People who work remote nonetheless share office space.
But the office space is virtual, not physical,
and its architect is Marshall McLuhan.
The current worldwide experiment in remote work,
forced by the pandemic
and informed by very little advance planning,
is going to be a lot less painful for people who understand this.
Ever had text fill your entire terminal window
when all you did was a quick git branch?
Here’s a quick pair of scripts which solves that problem
by making it a simple matter of muscle memory
to keep your repo completely clean.
Webpack can do impressive minimization based on static analysis.
The Elm compiler can even exclude functions from your final payload for the end user
based on whether those functions are used in your code or not.
But it’s extremely easy to get the low-hanging fruit version of this in your Rails app
with nothing fancier than Webpacker.
The #72 contributor to Rails is
Best known for his work on Phusion Passenger —
the official preferred deployment solution for Rails from 2009 to at least 2016 —
Hongli is a CTO, consultant, and entrepreneur
based in Amsterdam.
It’s been a couple weeks, but
today I’m highlighting the Rails contributions of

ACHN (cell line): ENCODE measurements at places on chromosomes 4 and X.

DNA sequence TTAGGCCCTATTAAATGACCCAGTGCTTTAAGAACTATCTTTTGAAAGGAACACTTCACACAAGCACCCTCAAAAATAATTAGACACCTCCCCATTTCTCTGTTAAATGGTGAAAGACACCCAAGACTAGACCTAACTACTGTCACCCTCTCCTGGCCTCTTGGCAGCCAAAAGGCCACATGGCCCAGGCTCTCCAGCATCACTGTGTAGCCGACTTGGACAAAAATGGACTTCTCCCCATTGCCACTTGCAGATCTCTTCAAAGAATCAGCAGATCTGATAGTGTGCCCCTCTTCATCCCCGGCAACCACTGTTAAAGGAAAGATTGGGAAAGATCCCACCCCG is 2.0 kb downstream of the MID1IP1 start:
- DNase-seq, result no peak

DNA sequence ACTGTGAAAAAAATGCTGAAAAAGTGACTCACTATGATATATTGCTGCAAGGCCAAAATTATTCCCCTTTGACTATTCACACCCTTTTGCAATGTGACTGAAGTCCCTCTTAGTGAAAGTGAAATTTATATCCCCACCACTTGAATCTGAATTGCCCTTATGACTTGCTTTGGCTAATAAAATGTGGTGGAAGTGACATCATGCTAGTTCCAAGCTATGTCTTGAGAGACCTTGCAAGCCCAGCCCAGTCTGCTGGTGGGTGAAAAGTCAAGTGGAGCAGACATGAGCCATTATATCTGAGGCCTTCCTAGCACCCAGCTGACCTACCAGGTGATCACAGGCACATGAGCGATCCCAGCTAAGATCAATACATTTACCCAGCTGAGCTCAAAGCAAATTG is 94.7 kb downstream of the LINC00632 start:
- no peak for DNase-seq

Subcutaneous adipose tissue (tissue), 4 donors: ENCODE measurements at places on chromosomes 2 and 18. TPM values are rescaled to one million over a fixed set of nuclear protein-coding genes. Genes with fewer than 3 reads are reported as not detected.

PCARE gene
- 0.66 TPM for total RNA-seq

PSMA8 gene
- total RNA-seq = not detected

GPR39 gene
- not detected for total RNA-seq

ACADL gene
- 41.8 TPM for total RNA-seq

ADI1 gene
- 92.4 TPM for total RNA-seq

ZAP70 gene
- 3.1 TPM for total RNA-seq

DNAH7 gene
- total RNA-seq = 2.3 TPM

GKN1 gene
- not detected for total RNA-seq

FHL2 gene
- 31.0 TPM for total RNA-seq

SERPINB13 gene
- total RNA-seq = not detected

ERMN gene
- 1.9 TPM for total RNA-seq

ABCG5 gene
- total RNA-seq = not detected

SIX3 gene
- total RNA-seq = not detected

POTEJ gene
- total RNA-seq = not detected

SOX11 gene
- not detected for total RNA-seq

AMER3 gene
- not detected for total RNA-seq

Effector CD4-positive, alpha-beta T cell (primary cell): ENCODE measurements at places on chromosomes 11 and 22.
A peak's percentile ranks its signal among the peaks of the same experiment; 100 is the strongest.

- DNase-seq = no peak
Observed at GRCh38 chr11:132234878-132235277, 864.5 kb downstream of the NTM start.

Alan Guo Xiang Tan.
And btw, I’ve had to upgrade my software for this project.
Thanking every one of the top 100 Rails contributors is more complex than I thought it would be.
Mehmet Emin İnaç and Rizwan Reza both hold the #85 position
among the top 100 Rails contributors.
Both have committed to Rails 92 times.
Their commits range throughout the code base,
showing expertise throughout the framework.
In the top 100 Rails contributors,
John J. Wang
are tied at number 89, with 85 commits each.
They were active in different years and even different countries,
but both improved Rails’s level of code quality.
Continuing my series of thank-you posts for the top 100 Rails contributors,
we come to an enigmatic figure known as thedarkone.
Seriously, their GitHub lists no contact info, no web site,
no name, no social media, and no email.